LaVar Ball is at it again with his newest venture, the Junior Basketball Association (JBA), which poses as a substitute for NCAA basketball.

Representatives of Big Baller Brand claim that players will make anywhere between $3,000 and $10,000 per month. According to Ball, they plan to have somewhere between eight and 10 teams represented across the nation. Seems like a good idea right? Well, not really.

Based on NCAA statistics, the JBA will not end up having a very high success rate for their athletes. According to the NCAA, there are about 4,150 Division I men’s basketball players that are draft eligible per year. Of this number, only about 44 per year get drafted to the NBA. This equates to a 1.1 percent success rate for the number of NCAA basketball players to be drafted to the NBA.

Assuming a safe number of 15 players per team in the JBA, that’s about 150 players. According to NCAA statistics, this means not even two players per year will eventually go on to be drafted to the NBA. For a league with the sole intention of getting players to the NBA, the JBA will need to find a new method to raise these statistics and put more players in the NBA if they want to be successful, especially when considering the lack of an educational foundation that the league offers.

Overall, the JBA will never be able to compete with the NCAA. With the sole purpose of getting players to the NBA with nothing else to show for it, that means this program could have over a 98 percent failure rate for their number one focus. NCAA players will also get a degree at the end of their time with the program, which will better set them up for their future, considering they will most likely not be going to the NBA.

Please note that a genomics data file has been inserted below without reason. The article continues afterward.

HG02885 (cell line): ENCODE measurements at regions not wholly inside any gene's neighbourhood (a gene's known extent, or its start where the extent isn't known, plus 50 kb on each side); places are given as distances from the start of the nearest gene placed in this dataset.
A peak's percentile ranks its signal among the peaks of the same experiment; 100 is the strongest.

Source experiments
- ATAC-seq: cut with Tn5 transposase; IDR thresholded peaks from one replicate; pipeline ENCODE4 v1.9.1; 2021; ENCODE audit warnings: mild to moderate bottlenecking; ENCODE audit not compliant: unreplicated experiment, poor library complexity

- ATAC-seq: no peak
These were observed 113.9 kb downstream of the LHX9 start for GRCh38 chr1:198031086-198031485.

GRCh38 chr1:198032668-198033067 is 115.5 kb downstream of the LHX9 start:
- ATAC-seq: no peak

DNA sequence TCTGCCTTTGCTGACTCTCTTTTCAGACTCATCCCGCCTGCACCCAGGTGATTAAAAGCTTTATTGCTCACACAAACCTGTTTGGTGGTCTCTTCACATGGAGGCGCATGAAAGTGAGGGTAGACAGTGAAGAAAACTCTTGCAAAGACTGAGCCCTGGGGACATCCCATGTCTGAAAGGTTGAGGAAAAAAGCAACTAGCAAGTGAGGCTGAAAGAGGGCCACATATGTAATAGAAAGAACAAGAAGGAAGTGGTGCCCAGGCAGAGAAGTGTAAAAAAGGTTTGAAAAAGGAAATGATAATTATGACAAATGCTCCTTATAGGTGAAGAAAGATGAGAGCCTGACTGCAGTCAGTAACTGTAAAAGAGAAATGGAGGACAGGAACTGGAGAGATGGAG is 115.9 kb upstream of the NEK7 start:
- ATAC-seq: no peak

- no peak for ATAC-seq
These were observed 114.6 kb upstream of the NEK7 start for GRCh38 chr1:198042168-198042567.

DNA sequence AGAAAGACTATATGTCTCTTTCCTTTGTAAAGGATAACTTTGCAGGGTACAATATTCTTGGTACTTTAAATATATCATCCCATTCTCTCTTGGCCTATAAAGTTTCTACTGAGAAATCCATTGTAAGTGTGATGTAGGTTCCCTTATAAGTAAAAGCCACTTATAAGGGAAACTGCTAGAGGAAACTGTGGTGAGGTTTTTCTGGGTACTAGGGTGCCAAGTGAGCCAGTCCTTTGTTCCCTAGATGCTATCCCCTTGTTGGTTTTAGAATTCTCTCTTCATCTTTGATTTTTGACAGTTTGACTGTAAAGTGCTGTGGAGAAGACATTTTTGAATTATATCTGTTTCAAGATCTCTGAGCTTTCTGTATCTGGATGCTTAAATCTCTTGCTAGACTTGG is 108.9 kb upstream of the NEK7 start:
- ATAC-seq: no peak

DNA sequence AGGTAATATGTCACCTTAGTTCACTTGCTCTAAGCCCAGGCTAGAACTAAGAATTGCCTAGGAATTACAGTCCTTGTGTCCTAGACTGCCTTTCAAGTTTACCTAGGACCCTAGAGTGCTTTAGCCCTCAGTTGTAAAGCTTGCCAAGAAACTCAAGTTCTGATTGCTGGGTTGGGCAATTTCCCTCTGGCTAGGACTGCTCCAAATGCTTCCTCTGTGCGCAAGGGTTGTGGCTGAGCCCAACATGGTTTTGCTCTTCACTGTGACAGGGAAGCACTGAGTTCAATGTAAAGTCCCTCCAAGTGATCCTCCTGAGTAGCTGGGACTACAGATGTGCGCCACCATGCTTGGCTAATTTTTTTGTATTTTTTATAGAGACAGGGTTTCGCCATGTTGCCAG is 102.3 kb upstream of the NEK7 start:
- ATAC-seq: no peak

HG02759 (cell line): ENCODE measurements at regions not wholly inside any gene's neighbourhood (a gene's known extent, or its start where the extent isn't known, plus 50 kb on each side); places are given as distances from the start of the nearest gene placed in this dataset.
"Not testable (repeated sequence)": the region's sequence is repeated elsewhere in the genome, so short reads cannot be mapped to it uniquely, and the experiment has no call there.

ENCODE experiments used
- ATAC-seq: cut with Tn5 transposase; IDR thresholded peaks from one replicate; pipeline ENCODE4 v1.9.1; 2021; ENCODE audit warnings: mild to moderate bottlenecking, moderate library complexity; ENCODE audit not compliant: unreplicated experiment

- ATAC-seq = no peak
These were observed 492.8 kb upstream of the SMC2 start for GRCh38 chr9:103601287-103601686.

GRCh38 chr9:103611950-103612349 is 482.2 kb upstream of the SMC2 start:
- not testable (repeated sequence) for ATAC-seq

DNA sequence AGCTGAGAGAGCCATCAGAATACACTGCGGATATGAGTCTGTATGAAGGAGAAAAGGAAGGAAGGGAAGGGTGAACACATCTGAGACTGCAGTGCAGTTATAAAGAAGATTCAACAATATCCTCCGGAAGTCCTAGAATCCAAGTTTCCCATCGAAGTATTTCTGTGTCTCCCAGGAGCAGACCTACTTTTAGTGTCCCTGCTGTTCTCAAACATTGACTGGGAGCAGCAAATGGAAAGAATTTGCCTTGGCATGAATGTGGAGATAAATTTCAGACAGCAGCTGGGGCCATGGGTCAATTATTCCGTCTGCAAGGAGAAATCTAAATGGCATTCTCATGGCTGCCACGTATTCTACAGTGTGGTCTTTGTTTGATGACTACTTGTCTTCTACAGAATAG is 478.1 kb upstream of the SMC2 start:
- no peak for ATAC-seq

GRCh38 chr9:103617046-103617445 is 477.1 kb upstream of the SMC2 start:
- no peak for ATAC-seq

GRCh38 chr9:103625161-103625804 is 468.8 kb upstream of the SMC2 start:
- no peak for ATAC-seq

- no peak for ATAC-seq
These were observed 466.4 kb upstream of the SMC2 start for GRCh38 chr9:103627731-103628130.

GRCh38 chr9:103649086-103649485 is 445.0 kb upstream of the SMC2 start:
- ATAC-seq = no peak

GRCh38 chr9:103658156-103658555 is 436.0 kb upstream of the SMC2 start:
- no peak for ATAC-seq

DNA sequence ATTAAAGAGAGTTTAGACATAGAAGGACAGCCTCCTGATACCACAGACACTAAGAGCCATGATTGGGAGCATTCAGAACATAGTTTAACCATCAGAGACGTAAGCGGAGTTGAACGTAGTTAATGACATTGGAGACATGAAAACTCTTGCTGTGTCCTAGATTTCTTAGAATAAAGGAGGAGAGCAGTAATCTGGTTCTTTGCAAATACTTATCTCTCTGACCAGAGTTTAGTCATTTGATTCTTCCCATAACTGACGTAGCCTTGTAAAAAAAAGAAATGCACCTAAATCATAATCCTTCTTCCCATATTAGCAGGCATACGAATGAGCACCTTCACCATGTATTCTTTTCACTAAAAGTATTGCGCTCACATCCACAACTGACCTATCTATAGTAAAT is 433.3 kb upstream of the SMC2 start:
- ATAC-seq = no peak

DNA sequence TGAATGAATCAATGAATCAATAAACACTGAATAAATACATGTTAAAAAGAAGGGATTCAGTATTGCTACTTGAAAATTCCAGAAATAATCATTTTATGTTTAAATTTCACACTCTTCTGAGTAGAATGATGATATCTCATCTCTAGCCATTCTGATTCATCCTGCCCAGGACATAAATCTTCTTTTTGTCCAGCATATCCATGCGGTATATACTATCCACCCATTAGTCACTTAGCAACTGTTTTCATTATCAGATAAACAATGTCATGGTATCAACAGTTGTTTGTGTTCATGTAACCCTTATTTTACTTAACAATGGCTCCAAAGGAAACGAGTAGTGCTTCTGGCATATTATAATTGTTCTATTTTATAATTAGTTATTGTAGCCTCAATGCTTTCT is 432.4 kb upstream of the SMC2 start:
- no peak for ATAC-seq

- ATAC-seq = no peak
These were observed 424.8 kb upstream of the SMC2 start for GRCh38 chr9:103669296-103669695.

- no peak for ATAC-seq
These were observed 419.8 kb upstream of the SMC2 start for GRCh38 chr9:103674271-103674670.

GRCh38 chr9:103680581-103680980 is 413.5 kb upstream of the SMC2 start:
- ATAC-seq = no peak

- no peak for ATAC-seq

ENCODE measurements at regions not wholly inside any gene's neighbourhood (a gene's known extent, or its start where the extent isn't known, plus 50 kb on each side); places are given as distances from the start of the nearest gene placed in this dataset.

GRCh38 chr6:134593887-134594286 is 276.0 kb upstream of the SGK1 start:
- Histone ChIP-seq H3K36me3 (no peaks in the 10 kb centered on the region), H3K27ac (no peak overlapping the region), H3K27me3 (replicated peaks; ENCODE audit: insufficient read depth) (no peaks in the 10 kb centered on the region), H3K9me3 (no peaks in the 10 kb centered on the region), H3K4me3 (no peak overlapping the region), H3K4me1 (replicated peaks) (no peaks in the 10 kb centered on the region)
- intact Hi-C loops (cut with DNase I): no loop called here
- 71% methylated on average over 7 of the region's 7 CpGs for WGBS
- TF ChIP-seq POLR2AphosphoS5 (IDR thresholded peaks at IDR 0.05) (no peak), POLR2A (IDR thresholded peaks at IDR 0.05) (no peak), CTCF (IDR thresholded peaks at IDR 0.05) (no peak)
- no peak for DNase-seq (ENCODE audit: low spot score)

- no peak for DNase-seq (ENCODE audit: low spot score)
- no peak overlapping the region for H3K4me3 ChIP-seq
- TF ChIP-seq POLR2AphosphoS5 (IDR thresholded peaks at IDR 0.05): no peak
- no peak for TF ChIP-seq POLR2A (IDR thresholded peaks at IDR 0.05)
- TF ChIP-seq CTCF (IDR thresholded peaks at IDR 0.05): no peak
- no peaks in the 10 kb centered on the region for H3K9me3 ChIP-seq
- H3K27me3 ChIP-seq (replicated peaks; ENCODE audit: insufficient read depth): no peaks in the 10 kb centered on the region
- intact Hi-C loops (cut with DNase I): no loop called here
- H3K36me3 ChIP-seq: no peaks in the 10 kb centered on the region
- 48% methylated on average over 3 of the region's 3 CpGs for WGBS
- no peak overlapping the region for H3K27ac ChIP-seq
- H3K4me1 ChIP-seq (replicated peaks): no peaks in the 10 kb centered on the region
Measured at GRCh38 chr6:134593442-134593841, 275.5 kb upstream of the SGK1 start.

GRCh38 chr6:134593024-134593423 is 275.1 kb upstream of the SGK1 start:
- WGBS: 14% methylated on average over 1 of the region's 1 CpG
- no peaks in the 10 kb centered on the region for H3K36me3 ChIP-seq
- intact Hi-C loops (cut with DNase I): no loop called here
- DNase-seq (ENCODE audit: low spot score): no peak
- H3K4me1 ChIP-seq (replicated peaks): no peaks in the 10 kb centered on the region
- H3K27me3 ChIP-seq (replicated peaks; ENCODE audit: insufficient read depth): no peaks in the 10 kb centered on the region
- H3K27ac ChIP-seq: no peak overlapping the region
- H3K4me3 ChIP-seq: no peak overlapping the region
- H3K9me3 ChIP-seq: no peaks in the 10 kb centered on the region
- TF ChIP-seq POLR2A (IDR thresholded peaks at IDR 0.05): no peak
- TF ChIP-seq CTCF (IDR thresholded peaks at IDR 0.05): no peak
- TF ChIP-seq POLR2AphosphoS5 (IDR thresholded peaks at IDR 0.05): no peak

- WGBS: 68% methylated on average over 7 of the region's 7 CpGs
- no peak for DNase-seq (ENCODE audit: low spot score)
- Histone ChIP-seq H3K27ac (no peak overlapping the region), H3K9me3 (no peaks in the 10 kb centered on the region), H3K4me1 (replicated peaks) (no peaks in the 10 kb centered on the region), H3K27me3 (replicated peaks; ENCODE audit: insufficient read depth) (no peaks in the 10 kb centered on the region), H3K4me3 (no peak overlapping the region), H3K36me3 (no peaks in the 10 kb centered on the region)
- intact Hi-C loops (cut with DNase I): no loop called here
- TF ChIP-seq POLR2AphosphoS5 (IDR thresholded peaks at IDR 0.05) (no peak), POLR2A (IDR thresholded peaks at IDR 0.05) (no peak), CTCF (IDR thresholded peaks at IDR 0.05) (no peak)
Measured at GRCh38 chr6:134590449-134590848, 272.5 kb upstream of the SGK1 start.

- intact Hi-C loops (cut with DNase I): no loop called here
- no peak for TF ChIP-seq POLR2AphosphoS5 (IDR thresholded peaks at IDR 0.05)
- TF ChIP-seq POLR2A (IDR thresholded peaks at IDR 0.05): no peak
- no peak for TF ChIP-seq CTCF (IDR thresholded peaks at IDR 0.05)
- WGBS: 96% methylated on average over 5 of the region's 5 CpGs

The bottom line is that after four years for both a NCAA player and a JBA player, the NCAA player is much better prepared for the rest of their life than their counterpart. Sure, the JBA player might have a small amount of money in their savings account, but how long will that last in relation to a degree from a university? Not to mention this degree was obtained for a heavily discounted financial cost, if not for free.

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